Mobile phone manufacturer Nokia has cut its sales growth forecast for 2002, citing weak demand.
It claimed that group sales will grow between four and nine per cent in 2002, rather than its earlier forecast of 15 per cent year-on-year growth.
Nokia's sales of handsets in the first quarter of 2002 totalled £4.3bn, compared to £4.9bn in the same period last year.
It also lowered expectations for quarter two, expecting sales to grow between two and seven per cent, not over 10 per cent as previously projected.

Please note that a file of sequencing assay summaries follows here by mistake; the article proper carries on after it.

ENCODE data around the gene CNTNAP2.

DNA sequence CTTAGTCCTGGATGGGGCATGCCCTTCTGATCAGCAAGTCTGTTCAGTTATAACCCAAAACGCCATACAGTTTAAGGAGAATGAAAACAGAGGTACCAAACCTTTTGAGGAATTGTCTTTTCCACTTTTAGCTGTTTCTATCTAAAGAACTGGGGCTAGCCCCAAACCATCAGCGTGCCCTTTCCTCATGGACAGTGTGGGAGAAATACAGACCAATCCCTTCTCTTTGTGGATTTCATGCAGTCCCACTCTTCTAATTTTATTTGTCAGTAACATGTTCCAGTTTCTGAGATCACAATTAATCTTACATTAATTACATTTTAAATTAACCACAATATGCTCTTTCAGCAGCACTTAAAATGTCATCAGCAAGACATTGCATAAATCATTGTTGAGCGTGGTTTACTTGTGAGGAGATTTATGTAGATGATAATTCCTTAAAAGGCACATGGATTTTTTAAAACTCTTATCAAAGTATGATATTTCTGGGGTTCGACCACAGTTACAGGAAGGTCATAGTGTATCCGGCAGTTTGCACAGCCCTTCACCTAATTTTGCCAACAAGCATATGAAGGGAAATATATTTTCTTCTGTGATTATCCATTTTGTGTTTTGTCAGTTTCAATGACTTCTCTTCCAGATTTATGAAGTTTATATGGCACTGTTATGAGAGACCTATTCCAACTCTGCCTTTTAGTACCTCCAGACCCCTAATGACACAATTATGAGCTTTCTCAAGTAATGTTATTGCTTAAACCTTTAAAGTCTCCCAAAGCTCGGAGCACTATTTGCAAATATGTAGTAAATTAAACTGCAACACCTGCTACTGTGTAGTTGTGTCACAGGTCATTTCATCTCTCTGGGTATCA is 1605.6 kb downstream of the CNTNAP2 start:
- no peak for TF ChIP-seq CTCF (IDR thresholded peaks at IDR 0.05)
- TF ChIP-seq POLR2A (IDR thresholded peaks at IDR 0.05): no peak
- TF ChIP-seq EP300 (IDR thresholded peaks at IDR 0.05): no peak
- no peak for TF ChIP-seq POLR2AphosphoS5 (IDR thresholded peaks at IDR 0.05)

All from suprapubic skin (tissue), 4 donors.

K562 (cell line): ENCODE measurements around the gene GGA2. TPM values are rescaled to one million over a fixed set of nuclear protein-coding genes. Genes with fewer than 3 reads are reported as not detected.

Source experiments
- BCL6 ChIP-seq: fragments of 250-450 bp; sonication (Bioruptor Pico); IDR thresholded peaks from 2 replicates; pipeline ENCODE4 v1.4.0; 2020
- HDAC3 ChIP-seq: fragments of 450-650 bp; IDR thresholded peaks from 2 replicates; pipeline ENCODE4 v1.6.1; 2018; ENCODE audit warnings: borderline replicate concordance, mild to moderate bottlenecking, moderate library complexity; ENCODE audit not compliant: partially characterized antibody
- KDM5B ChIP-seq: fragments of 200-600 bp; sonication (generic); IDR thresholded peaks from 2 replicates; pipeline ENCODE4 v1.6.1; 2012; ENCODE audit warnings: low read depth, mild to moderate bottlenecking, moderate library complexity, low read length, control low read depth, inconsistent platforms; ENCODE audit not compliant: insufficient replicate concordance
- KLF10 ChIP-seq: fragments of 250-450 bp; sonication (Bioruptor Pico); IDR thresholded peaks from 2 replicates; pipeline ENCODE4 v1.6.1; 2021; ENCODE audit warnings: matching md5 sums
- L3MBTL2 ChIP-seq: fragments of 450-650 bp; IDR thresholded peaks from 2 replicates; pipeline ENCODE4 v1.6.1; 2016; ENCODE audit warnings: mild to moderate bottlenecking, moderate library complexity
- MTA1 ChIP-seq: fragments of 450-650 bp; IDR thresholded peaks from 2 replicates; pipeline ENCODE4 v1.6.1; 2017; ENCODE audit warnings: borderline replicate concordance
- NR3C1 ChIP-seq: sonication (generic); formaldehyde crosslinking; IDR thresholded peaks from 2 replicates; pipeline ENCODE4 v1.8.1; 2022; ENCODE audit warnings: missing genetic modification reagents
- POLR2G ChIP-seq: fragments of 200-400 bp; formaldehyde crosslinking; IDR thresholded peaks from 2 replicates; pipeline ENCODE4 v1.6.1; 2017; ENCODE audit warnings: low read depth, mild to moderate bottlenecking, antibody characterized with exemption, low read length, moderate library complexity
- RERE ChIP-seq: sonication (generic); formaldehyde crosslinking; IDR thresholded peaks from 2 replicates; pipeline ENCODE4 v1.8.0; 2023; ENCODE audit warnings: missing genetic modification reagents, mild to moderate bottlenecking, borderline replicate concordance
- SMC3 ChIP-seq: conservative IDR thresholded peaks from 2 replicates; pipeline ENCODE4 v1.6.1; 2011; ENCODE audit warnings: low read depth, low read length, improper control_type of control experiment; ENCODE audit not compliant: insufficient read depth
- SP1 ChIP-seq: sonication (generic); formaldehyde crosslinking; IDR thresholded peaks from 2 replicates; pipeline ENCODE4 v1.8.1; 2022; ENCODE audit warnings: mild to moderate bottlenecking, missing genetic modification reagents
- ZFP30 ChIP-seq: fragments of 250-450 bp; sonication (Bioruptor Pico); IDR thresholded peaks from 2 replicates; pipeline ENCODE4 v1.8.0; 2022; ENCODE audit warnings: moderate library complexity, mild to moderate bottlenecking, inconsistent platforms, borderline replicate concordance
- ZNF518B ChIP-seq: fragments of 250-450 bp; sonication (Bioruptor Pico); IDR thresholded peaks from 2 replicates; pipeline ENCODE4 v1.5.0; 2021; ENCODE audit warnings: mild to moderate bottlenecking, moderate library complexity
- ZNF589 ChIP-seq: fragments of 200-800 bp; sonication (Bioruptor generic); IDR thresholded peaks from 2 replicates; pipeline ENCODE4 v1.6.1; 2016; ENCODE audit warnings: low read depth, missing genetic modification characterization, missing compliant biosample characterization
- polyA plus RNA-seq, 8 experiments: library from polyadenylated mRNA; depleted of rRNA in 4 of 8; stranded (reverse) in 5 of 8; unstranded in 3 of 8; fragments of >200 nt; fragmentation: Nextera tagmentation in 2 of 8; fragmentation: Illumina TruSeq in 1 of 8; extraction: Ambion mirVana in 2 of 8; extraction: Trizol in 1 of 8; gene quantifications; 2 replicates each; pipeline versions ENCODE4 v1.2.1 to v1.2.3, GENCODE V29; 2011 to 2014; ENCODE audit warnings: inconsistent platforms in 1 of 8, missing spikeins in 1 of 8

Slow market recovery and sluggish uptake of 3G services were identified as problem factors.
Nokia claims that changes in operators' strategies on 3G will result in less revenue from this area in 2002 than previously expected. In the UK, so-called 2.5G services such as GPRS are only slowly beginning to emerge.
Double legal trouble for Musk as he also faces civil lawsuit over renewed British pot-holer 'paedo' claims
Battery development could help boost performance of smartphones
Topological photonic chips promise a more robust option for scalable quantum computers
In quantum physics both the chicken and the egg can come first, claim University of Queensland researchers
Cause-and-effect is not always straightforward in quantum physics